The Conference Budget came out late last night and its being voted on today, all 263 pages of it, which each and every legislator has doubtless read.
– Our unique-in-the-nation restrictions on contracting with the private sector remain largely intact. The Senate attempted to raise the cap on projects subject to the law to $2 million (see section 7D), while the Conference budget (in section 7) only raises it to $500k (from $200k). Given the hundreds of million in additional taxes in this budget, its hard to feel good about such a small rise.
– Sections 129 and 130 generate extra money for the budget from two of the murkier sources of funds. 129 continues the current year’s practice of putting the touch on various quasi-publics to fund budgetary items. In my mind, it raises a larger oversight question: if these folks have free cash laying around, why don’t we know it and why don’t we do something about it?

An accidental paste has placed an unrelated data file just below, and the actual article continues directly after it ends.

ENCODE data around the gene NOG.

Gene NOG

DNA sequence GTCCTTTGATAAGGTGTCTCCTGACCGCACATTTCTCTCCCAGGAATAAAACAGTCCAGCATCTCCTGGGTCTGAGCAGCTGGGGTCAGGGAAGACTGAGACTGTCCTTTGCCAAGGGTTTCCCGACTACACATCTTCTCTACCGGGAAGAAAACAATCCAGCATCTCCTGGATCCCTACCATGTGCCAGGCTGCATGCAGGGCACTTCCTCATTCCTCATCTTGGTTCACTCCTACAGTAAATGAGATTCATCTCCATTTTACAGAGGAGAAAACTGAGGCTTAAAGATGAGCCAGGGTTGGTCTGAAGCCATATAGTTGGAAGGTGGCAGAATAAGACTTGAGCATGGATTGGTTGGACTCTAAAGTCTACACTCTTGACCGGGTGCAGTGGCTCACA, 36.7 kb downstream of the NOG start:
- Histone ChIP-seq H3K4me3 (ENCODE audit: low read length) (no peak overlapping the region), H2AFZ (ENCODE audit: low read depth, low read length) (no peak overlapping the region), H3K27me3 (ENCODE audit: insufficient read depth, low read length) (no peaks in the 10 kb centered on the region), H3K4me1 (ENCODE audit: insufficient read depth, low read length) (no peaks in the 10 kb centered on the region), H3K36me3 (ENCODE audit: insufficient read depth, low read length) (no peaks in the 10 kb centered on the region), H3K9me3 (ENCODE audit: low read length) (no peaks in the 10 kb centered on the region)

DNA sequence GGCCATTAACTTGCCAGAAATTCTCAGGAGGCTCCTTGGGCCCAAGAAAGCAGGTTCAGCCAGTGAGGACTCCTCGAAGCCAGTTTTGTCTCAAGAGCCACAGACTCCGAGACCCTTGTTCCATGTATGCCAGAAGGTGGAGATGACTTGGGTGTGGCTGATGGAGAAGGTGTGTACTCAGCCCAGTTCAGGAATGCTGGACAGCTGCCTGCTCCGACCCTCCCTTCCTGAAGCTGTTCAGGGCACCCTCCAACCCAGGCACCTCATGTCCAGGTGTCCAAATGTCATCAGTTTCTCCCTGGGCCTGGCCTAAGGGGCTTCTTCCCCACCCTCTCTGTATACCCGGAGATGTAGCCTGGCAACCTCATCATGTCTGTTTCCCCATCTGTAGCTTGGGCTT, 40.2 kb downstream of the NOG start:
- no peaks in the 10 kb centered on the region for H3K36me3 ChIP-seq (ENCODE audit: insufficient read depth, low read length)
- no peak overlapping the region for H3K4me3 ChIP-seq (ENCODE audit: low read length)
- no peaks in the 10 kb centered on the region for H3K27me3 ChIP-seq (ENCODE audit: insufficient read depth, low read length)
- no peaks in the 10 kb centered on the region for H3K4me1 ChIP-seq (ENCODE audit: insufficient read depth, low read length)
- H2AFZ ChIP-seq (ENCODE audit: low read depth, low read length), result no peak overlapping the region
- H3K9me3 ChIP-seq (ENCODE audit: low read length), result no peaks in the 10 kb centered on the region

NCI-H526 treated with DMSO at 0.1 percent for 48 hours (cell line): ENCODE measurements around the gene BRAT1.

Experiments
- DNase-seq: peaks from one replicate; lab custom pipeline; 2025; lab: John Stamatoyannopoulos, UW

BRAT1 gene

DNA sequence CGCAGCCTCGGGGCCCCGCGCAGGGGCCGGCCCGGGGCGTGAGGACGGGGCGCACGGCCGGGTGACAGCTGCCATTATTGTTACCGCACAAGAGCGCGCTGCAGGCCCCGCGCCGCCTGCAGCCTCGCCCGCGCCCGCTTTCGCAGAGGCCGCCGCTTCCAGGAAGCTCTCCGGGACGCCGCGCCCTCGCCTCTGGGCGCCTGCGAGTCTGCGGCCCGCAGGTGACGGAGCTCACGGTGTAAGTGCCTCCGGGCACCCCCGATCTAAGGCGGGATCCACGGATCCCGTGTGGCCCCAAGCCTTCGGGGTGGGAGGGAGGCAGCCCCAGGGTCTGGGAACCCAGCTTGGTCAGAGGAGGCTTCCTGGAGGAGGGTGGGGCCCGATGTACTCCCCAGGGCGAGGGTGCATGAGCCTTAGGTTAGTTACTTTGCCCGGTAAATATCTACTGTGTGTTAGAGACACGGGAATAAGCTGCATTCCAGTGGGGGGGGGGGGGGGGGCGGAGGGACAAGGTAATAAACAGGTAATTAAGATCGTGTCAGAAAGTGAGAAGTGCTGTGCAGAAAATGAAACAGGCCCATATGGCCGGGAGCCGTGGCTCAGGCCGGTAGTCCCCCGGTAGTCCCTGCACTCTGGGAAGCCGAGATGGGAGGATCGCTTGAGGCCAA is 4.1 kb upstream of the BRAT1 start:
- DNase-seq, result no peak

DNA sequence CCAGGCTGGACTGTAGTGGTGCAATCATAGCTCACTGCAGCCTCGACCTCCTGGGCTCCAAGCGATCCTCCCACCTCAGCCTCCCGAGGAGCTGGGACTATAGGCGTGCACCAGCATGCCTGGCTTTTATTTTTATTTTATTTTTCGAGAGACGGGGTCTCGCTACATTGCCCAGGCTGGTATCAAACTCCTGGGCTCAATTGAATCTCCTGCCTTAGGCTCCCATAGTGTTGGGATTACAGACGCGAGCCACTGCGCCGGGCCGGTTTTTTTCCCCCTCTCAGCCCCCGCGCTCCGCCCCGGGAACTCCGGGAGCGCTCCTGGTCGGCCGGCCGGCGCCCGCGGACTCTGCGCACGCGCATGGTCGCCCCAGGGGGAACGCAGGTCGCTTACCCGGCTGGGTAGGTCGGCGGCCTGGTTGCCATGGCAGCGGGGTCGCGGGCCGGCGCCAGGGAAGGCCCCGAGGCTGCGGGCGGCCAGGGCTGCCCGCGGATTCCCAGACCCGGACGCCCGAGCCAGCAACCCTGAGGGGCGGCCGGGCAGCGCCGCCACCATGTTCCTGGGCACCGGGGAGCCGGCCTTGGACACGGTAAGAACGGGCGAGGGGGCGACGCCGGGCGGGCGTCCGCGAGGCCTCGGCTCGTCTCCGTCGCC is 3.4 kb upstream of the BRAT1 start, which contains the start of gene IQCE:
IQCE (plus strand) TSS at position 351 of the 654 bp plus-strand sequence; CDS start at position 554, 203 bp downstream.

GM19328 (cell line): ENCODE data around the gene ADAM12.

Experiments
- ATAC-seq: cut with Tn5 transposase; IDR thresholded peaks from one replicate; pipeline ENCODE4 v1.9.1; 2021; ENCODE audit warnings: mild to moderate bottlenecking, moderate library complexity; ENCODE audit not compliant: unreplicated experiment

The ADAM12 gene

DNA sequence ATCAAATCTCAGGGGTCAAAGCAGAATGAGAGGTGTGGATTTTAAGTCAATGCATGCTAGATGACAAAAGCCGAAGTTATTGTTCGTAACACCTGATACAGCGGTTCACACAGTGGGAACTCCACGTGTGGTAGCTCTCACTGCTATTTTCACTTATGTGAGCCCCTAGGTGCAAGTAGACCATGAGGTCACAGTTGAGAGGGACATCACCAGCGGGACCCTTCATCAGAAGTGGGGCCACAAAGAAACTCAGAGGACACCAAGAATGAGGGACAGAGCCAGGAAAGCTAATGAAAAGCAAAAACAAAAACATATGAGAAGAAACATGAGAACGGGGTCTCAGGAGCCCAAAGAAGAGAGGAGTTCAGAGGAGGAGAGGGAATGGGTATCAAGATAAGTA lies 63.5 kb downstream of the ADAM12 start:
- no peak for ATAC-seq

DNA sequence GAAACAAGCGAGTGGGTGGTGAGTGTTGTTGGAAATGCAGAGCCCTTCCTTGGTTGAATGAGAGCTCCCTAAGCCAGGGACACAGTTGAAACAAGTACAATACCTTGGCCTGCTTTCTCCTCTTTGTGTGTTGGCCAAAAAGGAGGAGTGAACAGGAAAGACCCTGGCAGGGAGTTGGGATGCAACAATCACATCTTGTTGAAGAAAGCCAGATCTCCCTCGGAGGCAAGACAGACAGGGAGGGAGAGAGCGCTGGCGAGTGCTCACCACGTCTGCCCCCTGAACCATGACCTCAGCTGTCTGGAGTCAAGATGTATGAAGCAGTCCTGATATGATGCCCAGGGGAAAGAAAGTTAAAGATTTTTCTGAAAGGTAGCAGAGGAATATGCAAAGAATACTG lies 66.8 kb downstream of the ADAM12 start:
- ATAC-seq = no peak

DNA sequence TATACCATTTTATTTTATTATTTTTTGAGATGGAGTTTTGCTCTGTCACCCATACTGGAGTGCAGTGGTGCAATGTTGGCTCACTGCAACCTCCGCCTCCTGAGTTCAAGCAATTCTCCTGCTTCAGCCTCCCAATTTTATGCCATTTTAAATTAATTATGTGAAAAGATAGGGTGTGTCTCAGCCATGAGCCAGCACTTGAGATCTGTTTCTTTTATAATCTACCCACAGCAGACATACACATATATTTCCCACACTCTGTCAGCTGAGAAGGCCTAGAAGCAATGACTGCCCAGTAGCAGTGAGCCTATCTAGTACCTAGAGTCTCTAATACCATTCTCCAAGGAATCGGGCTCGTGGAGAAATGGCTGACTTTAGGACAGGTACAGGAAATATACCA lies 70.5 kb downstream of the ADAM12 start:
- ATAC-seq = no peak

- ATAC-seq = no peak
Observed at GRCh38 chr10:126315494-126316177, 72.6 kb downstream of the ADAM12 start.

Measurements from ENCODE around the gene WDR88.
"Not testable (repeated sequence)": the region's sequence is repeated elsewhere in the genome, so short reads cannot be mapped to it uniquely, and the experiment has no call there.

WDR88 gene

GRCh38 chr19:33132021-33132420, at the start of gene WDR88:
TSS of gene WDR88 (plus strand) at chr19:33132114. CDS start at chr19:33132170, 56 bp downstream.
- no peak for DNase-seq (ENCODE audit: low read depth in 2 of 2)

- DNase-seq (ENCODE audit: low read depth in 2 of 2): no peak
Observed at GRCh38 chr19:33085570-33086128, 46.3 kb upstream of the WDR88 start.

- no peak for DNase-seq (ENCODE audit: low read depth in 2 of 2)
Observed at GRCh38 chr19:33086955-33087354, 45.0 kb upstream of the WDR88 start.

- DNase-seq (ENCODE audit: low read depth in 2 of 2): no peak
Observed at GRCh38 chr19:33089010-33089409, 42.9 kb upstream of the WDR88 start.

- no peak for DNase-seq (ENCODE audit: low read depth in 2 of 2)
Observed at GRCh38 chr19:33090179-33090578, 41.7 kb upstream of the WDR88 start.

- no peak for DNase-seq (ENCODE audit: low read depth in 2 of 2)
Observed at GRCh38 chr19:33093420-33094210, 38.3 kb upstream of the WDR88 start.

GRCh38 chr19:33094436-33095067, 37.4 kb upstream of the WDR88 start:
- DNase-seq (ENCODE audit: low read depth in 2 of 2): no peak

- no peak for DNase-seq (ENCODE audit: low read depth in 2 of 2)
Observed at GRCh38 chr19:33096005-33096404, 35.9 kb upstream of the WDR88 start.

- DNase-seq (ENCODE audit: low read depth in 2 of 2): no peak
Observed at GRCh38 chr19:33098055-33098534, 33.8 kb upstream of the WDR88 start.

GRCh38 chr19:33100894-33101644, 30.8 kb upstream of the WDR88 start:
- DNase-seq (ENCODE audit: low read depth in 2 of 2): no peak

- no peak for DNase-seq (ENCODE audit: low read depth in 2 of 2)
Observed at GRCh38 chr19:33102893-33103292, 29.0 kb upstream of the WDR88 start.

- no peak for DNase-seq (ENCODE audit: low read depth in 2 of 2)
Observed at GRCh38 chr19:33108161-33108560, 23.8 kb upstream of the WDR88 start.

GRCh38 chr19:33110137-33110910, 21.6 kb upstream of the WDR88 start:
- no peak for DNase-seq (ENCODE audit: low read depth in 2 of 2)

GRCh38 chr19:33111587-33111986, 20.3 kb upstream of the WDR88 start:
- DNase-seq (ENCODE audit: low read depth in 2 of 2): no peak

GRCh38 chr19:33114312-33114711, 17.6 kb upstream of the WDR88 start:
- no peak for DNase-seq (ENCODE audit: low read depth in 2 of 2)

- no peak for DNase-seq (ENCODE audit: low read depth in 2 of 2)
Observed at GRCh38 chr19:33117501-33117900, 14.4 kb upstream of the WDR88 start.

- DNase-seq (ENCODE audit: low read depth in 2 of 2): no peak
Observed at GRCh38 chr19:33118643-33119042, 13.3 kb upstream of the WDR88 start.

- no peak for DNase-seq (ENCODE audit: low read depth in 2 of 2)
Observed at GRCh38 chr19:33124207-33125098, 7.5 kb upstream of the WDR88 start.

130 flushes $31 million into the General Fund from a variety of attractively named funds (that I believe were used to stuff old surplus money away from public view).
– The budget funds the Quinn Bill at a fifth of the original FY09 amount and, in inside language for municipalities and Outside Section 128 for State Police, it eliminates the benefit for new employees. But read the fine print, if a police officer has started to earn credit towards the benefit by September 1, 2009, the benefit remains in place. If I were a police officer without any points accrued, I’m on the phone to Anna Maria College ,a popular place to get credits, right now. Classes start June 29th.
Left unsaid in the budget is that many municipalities opted in to the Quinn Bill contract, then negotiated contracts that left them liable for any shortfall in funding from the state. The 80% cut in the state appropriations becomes a local aid issue for those communities.